In a divorce or separation you will have to divide your finances. The first step in dividing your finances is making sure you know exactly what you own and owe, both as an individual and as a couple.
- Collect Copies of Important Papers ( (Tab 1) below)
- Make a List of what You own and what You owe ( (Tab 2) below)
- Deal with Joint Bank Accounts ( (Tab 3) below)
- Decide upon Joint Credit Cards ( (Tab 4) below)
LAST BUT NOT LEAST
Review Your Budget
…so you can handle changes to your expenses.
Write down the names of financial institutions and account numbers for your chequing and savings accounts, credit cards, loans, insurance and investments. Make sure you have copies of important financial information, such as:
o Current statements for loans.
o Recent pay stubs.
o Your tax returns for the past three years.
o Bills and receipts for expenses related to your family.
o Investment statements.
Making a list will help you decide how to divide your property. Make a list of what you own (your assets) as a couple and as an individual. Your assets may include:
o Joint or separate bank accounts
o Life endowment policy.
o Life insurance policy.
o Health insurance policy.
o Private / Occupational Pension Plans.
o Your home.
o Antique furniture.
Make sure you know what everything is worth now. Consider what it’s likely to be worth in the future. A financial advisor may help you figure out the future worth of some of your investments.
Make a list of what you owe (your debts) and how much you owe as a couple and as an individual. Your debts may include:
o A line of credit.
o A personal loan.
o A credit card debt.
o A mortgage.
o A car loan.
o A student loan.
o A business loan.
Note that any borrower listed on your loan agreement is responsible for the full amount of the loan. Make sure that you ask an accountant and a lawyer for help when you separate or divorce. They will help you understand the financial and tax implications of separation and divorce.
You should decide right away what to do about any joint accounts or debts you share with your partner. This includes any bank accounts, lines of credit, credit cards and other loans.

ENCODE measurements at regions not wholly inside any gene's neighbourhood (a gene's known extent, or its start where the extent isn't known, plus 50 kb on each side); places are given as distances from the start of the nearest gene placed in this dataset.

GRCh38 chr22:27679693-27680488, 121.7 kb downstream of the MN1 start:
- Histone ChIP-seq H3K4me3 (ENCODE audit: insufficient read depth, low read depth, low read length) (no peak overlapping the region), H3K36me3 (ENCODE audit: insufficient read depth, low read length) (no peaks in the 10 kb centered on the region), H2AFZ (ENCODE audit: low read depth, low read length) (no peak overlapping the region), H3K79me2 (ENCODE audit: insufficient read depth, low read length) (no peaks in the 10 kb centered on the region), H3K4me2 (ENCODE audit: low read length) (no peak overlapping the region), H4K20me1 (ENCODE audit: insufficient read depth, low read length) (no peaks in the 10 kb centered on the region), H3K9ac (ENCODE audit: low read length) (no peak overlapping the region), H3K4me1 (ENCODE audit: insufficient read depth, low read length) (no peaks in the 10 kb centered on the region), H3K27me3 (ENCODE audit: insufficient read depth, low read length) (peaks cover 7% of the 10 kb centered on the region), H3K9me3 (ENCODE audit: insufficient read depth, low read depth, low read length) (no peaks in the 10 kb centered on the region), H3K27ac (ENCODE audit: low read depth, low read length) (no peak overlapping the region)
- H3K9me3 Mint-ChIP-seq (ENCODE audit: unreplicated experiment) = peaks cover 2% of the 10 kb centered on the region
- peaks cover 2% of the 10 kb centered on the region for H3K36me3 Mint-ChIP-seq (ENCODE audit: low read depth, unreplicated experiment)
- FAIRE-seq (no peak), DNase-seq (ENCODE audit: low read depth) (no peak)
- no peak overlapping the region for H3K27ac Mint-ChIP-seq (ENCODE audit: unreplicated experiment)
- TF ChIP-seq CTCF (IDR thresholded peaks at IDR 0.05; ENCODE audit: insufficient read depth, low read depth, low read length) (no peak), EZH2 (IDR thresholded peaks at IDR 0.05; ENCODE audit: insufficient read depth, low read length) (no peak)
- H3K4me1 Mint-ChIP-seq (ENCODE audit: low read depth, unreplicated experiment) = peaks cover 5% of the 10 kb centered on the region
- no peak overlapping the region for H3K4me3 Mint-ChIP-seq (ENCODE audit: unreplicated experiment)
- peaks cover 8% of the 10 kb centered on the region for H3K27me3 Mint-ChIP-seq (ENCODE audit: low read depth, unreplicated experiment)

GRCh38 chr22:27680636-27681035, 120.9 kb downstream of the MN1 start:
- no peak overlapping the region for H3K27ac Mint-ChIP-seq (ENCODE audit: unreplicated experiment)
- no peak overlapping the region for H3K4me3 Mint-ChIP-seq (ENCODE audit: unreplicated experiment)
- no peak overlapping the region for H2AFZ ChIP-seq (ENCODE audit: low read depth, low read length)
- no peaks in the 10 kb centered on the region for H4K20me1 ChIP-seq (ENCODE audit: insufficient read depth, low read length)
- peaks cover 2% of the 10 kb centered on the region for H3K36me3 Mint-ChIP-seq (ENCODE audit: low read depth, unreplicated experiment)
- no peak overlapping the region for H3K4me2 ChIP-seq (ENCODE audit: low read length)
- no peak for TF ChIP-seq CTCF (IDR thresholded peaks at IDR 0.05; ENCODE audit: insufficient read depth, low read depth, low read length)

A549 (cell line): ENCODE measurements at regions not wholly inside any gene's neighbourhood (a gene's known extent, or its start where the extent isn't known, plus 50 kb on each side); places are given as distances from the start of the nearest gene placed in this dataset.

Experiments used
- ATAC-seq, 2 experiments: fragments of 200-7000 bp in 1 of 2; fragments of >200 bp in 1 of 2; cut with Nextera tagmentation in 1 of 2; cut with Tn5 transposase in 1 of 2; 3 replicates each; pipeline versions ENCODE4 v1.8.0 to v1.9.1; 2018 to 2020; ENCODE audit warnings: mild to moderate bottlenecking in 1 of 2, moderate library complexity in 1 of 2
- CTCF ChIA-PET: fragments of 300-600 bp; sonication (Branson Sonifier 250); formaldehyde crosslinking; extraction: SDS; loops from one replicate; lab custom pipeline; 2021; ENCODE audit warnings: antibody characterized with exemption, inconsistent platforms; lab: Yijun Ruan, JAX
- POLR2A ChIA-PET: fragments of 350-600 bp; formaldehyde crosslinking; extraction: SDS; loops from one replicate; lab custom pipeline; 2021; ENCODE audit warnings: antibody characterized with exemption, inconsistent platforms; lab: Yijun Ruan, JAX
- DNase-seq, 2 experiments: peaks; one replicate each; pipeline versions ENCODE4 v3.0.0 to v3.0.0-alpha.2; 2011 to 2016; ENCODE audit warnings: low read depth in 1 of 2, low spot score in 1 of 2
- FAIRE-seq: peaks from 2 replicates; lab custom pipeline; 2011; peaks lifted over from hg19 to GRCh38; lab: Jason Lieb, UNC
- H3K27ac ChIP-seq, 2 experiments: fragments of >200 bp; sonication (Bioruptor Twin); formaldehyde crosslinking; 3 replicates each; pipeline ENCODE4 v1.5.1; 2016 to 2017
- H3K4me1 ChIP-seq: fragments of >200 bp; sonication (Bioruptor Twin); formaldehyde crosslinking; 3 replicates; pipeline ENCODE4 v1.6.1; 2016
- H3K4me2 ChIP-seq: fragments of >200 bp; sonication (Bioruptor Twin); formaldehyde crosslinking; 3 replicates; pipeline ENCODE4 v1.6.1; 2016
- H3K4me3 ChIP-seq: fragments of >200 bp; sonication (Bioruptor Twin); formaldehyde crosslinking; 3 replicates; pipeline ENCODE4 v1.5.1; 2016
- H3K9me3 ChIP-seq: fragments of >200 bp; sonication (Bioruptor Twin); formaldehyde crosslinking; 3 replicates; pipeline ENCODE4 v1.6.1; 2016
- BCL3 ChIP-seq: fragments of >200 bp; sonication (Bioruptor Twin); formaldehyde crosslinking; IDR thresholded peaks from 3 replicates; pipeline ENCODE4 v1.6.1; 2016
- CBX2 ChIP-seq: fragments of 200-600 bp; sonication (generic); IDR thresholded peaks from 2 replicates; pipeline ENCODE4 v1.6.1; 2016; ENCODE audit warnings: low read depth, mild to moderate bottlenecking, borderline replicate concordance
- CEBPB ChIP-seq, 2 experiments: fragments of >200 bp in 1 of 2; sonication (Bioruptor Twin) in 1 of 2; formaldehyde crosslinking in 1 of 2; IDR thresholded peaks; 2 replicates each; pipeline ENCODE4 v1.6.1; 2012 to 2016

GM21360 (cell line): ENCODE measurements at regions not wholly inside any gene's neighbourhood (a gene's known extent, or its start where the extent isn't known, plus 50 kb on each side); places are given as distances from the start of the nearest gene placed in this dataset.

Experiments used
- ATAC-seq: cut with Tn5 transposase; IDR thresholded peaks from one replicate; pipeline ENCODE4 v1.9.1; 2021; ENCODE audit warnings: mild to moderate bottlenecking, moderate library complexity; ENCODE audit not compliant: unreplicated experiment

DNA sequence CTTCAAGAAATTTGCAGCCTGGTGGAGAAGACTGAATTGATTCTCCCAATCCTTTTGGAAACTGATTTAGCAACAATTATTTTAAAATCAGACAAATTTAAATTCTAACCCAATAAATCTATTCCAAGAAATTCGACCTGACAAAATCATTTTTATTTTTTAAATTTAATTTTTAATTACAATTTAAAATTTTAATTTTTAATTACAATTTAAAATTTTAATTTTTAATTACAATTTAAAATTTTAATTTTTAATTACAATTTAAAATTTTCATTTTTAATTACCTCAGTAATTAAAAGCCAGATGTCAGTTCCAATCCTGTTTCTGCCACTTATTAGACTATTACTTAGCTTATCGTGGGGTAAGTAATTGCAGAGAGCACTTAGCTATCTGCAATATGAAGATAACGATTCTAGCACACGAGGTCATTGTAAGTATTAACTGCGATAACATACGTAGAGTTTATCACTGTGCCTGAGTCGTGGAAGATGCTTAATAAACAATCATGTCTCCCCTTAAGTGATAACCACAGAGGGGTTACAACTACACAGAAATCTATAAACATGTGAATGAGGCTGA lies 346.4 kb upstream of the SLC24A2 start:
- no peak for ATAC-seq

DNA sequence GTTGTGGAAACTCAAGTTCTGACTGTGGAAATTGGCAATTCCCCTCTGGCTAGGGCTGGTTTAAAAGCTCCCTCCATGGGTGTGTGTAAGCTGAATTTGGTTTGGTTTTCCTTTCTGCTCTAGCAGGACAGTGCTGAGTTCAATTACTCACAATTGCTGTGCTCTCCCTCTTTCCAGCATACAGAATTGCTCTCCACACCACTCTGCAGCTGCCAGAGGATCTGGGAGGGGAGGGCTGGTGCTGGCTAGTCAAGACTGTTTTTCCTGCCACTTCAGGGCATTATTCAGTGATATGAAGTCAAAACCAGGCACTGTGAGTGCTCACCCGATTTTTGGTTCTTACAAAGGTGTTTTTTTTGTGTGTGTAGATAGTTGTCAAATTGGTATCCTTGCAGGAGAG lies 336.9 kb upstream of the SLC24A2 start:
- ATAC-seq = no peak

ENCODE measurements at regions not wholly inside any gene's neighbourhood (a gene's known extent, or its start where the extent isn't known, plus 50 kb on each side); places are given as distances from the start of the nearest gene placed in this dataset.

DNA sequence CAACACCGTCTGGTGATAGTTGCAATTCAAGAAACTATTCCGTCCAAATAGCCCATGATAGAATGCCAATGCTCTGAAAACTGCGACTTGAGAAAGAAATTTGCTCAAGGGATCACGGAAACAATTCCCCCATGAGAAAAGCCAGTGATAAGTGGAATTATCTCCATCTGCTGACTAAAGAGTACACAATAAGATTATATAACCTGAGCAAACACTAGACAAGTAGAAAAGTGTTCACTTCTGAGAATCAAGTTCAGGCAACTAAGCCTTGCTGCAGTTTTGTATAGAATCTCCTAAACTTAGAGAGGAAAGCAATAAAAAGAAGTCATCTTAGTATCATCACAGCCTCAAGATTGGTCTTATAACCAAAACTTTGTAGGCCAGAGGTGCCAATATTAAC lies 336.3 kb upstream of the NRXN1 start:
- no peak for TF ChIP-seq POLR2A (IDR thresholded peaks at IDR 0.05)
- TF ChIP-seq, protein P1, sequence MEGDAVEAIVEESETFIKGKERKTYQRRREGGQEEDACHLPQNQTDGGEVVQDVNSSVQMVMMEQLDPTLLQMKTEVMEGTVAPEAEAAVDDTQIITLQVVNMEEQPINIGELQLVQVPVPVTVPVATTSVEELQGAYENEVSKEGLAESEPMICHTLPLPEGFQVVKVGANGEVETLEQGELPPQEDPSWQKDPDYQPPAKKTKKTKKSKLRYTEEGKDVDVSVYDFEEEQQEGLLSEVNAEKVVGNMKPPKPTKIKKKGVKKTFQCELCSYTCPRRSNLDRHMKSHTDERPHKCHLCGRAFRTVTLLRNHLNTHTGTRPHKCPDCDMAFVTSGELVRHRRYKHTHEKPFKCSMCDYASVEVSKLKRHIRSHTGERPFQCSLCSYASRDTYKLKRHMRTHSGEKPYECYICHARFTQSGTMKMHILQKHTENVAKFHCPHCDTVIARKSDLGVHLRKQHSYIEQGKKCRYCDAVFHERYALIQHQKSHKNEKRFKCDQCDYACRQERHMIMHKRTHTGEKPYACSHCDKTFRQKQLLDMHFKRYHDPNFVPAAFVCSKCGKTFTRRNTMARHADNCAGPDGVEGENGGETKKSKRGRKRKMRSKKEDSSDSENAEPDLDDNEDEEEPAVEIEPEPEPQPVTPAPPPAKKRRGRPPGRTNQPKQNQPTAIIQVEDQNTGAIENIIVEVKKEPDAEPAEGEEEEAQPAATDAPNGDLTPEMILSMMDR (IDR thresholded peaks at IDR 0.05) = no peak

If you do not close joint accounts, both of you will continue to:
o Have access to the money in the account.
o Be legally responsible for repaying any debts.
This is the case even if your separation agreement says only one person is responsible for debts or can access the funds in the account.
You and your former spouse / partner may decide to keep a joint account open for a period of time. For example, your mortgage payments could continue to come out of a joint account.
It’s a good idea to get advice from a lawyer if you decide to keep your joint account open. You may choose to make a formal agreement about what money each person needs to deposit each month, and what bills you’ll pay from the joint account.
Work with your bank if you decide to change the way you manage the joint account. For example, you may make it a requirement that both you and your ex-spouse/ partner must approve withdrawals from the account.
You may have signed a form to say you do not want to receive information from your bank about your joint account. Now that your marital situation has changed, ask your bank to start sending you bank statements and all other information about your joint account.
If your former spouse or partner is an authorized user on your credit card, remove them from the account. If you don’t remove them as an authorized user, they will still have access to the account and you will be responsible for any money owing on the account.
If you are a co-borrower on a credit card with your former spouse or partner, cancel the account. As a co-borrower, you both have access to the credit card account and are equally responsible for any money owing on the account.
Update Your Will
Review and update who you’ve named as beneficiaries in your will. If you don’t remove your former partner as a beneficiary, he or she can get benefits even though you’re no longer together. In some cases, you may need to get your former partner’s consent to remove his or her name as a beneficiary.
Review Your Budget
Your finances are likely to change when you separate or get divorced.
o You no longer share household expenses with your partner.
o If both of you worked you will no longer have two salaries.
o You may have to make support payments.
o You may have extra expenses related to setting up your home for your children.
o You may have legal costs.